6. "Product Information. Attenuvax (measles virus vaccine, live, attenuated)." Merck & Co, Inc, West Point, PA.
  7. "Product Information. Meruvax II (rubella virus vaccine, live)." Merck & Co, Inc, West Point, PA.
  8. "Product Information. Plague Vaccine (plague vaccine)." Greer Laboratories Inc, Lenoir, NC.
  9. "Product Information. Menomune-A/C/Y/W-135 (meningococcal polysaccharide vaccine)." Connaught, Swiftwater, PA.
  10. "Product Information. Omnihib (haemophilus b conjugate vaccine)." SmithKline Beecham, Philadelphia, PA.
  11. "Product Information. Engerix-B (hepatitis B vaccine)." SmithKline Beecham, Philadelphia, PA.
  12. "Product Information. Havrix (hepatitis A vaccine)." SmithKline Beecham, Philadelphia, PA.
  13. "Product Information. Orimune (poliovirus vaccine, live, oral, trivalent)." Lederle Laboratories, Philadelphia, PA.
  14. "Product Information. Mumpsvax (mumps virus vaccine (live).)." Merck & Co, Inc, West Point, PA.
  15. American Academy of Pediatrics. Committee on Infectious Diseases; Peter G, ed. "Red BooK: Report of the Committee on Infectious Diseases. 24th" Grove Village, IL: American Academy of Pediatrics (1997):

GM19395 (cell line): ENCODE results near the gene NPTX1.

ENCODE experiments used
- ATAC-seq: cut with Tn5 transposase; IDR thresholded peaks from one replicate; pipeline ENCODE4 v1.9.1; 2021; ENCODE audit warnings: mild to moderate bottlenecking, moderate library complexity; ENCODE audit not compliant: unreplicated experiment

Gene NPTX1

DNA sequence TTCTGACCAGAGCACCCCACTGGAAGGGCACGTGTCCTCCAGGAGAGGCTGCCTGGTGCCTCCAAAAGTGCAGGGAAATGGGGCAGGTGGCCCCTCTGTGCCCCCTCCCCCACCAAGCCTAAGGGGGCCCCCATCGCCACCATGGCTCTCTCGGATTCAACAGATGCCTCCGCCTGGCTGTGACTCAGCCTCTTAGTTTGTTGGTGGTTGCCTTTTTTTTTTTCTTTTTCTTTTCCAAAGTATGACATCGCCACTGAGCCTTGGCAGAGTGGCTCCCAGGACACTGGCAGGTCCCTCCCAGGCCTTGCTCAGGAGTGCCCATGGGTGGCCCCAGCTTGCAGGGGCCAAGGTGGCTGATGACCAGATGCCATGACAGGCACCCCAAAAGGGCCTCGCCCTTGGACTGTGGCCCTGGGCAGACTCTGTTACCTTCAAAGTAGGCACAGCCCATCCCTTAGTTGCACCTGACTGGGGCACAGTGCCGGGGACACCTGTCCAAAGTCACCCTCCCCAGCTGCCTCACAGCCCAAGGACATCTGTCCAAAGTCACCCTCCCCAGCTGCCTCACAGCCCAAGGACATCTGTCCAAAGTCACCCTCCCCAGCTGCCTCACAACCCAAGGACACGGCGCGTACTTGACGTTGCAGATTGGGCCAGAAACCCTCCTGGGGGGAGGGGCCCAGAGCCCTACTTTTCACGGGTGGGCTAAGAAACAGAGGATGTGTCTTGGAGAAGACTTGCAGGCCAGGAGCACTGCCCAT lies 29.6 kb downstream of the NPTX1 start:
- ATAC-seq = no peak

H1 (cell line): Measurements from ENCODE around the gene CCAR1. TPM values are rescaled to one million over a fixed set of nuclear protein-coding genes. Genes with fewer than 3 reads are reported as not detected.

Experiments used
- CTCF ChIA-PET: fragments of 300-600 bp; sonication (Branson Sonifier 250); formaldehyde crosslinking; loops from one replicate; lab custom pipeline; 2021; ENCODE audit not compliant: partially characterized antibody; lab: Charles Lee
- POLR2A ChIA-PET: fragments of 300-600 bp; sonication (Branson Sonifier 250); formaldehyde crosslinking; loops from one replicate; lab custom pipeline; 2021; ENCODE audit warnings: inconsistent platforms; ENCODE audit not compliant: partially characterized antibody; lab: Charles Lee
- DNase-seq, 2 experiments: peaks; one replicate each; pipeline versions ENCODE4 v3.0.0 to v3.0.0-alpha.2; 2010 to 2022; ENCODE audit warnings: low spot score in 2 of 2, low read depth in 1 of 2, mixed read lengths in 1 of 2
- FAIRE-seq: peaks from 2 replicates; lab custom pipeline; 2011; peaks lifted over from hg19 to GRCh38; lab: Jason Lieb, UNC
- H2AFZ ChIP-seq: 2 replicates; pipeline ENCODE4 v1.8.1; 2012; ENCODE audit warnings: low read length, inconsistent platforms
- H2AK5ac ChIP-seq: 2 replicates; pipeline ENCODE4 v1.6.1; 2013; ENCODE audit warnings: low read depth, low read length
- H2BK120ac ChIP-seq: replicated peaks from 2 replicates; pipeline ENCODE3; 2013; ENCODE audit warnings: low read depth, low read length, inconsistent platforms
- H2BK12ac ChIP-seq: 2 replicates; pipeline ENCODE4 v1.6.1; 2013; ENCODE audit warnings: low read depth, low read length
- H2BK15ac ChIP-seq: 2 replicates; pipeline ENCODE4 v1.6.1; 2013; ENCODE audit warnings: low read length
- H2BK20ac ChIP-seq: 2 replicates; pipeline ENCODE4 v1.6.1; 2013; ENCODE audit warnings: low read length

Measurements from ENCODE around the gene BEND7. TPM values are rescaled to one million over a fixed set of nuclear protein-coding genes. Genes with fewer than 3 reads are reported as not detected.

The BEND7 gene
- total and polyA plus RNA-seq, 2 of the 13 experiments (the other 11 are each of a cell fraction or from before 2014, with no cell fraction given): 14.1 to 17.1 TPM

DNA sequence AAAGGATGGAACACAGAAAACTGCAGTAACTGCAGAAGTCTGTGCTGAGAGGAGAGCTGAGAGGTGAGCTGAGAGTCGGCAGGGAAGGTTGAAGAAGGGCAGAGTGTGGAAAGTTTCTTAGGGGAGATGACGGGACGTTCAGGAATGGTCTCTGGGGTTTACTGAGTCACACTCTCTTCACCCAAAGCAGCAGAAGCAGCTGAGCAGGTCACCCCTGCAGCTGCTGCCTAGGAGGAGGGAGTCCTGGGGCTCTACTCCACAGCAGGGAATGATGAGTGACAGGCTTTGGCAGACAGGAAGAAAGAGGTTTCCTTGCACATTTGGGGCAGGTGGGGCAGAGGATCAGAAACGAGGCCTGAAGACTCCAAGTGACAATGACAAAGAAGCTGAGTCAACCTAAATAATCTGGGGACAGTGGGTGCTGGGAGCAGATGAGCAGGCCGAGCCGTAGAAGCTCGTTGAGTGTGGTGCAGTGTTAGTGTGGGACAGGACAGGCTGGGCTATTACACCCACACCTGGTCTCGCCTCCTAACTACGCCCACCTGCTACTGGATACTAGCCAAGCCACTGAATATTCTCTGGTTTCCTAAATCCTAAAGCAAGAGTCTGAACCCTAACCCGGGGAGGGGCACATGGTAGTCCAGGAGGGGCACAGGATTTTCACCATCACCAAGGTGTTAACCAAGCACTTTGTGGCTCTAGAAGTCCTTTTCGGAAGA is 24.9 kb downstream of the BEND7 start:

View all 15 references

Poliovirus vaccine, live, trivalent drug interactions

There are 249 drug interactions with poliovirus vaccine, live, trivalent

Drug Interaction Classification

These classifications are only a guideline. The relevance of a particular drug interaction to a specific individual is difficult to determine. Always consult your healthcare provider before starting or stopping any medication.
Major Highly clinically significant. Avoid combinations; the risk of the interaction outweighs the benefit.
Moderate Moderately clinically significant. Usually avoid combinations; use it only under special circumstances.
Minor Minimally clinically significant. Minimize risk; assess risk and consider an alternative drug, take steps to circumvent the interaction risk and/or institute a monitoring plan.
Unknown No interaction information available.

Further information

Always consult your healthcare provider to ensure the information displayed on this page applies to your personal circumstances.